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AstraZeneca vaccine causes blood clots in recipients.

Based on current scientific evidence, there is no risk of a blood clot caused by the COVID-19 vaccine manufactured by AstraZeneca.

Based on current scientific evidence, there is no risk of a blood clot caused by the COVID-19 vaccine manufactured by AstraZeneca.After reports of a small number of people developed blood clots sometime after receiving the AstraZeneca vaccine, the Danish, Norwegian, and Icelandic authorities have suspended the vaccination campaign. However, the usage suspension by authorities has been done as a precautionary measure. There is no indication that the vaccine has caused such a condition.

European Medicines Agency said that a full investigation is ongoing into reports of blood clots in people, including one case in Denmark where an older person died. EMA’s safety committee, the Pharmacovigilance Risk Assessment Committee (PRAC), is reviewing all cases of blood clots. The agency also stated that the blood clot is not listed as a side effect of this vaccine.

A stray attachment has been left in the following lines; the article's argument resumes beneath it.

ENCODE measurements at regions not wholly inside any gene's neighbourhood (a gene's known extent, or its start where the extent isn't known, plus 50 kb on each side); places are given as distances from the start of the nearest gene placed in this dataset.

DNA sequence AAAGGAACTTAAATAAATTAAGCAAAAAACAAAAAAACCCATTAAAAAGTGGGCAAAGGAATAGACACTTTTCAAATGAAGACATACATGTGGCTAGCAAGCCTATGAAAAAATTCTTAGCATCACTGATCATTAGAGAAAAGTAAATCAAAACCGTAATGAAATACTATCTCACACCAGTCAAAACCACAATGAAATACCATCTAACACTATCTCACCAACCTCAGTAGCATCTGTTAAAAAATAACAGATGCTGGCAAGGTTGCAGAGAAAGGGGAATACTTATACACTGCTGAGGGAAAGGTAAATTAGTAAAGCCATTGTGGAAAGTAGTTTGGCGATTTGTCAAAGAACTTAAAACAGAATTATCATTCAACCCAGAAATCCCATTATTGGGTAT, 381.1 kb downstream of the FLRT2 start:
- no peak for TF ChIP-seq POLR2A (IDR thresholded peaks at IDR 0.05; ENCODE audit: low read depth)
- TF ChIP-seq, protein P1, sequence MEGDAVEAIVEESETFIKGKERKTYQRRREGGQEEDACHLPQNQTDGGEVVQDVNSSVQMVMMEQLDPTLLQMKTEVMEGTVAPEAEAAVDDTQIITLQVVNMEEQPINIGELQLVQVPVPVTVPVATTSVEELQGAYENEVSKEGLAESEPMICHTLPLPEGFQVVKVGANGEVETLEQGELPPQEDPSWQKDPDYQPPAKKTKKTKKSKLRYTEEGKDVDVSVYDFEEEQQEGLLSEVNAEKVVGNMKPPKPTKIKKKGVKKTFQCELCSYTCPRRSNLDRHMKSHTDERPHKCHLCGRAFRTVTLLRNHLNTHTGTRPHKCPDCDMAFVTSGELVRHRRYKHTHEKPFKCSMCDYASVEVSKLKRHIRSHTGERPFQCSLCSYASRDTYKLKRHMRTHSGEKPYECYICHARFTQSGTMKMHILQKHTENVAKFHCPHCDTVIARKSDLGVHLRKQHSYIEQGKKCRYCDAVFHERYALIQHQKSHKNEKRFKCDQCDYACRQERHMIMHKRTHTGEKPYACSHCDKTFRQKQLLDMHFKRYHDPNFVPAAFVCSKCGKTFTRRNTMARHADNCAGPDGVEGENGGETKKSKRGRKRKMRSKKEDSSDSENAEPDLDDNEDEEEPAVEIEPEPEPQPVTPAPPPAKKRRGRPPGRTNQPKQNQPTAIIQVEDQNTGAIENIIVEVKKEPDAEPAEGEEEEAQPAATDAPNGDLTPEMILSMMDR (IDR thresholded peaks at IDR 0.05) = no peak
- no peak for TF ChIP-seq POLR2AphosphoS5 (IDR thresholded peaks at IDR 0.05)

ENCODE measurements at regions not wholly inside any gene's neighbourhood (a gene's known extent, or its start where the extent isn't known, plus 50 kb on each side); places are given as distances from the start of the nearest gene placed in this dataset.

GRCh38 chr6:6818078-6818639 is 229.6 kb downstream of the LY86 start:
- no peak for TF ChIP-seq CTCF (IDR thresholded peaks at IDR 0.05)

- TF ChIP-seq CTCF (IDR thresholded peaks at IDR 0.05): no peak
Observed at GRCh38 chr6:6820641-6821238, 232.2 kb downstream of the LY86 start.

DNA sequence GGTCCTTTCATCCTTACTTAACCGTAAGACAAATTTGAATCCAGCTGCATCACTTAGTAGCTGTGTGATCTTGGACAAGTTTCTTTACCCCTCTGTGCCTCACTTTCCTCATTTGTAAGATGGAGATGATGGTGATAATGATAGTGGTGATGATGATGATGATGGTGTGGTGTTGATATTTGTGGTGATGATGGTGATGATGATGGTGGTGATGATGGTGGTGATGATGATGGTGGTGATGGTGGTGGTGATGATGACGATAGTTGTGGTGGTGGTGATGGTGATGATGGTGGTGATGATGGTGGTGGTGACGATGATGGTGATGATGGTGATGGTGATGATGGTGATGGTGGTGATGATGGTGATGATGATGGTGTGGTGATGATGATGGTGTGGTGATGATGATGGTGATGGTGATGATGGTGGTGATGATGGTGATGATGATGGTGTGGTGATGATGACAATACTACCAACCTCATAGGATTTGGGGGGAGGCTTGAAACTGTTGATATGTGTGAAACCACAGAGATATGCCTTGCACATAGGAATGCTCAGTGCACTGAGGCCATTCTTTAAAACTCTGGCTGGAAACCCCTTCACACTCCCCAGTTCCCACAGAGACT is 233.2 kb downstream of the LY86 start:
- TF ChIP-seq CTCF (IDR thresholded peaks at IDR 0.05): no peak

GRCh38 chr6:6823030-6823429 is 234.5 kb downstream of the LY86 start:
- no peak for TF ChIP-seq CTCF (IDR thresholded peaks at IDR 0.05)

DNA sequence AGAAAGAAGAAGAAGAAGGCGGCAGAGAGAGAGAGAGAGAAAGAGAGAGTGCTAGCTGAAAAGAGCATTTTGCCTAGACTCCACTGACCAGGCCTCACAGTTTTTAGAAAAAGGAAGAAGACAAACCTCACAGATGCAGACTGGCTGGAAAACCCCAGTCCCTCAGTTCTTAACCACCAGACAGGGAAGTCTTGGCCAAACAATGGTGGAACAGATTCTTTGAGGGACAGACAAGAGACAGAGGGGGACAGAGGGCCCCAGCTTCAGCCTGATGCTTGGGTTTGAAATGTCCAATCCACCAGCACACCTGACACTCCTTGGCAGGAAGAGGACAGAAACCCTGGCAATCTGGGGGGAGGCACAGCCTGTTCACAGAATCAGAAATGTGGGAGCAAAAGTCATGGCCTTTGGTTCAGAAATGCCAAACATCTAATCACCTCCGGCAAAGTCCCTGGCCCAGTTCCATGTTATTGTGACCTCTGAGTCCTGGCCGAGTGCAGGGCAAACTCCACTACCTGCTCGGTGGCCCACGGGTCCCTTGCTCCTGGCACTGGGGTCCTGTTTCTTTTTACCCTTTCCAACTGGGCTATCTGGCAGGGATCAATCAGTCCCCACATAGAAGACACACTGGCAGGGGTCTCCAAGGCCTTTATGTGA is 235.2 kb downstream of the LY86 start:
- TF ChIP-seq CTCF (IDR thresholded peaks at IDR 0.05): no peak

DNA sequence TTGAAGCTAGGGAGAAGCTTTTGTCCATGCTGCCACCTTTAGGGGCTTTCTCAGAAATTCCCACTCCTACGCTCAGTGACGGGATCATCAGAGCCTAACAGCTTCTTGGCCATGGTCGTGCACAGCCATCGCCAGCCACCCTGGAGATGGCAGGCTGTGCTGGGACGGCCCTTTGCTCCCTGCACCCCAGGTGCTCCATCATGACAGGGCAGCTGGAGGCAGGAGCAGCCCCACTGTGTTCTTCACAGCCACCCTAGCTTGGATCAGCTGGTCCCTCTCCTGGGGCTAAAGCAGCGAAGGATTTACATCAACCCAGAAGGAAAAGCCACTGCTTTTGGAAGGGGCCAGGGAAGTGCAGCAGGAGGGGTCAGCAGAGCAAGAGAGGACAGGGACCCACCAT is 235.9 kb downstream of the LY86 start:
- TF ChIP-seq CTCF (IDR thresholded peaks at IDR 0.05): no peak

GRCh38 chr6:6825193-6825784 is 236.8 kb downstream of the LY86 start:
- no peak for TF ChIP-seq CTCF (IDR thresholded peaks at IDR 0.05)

Further, the blood clot reports received so far are not greater than the normal number that would have occurred in the vaccinated population.

AstraZeneca has asserted that there is no evidence of clot-formation in vaccine recipients, and the vaccine has undergone more than 60 quality tests that meet stringent criteria.

Even though there have been incidents of blood clots in people who received the AstraZeneca shots, a direct link to the vaccine being responsible for the clot formation has not been determined. A further study analysis that is currently underway is expected to review the clotting incidents and determine the reason behind them.

The COVID-19 pandemic has given rise to a lot of potentially dangerous misinformation. For reliable advice on COVID-19 including symptoms, prevention and available treatment, please refer to the World Health Organisation or your national healthcare authority.

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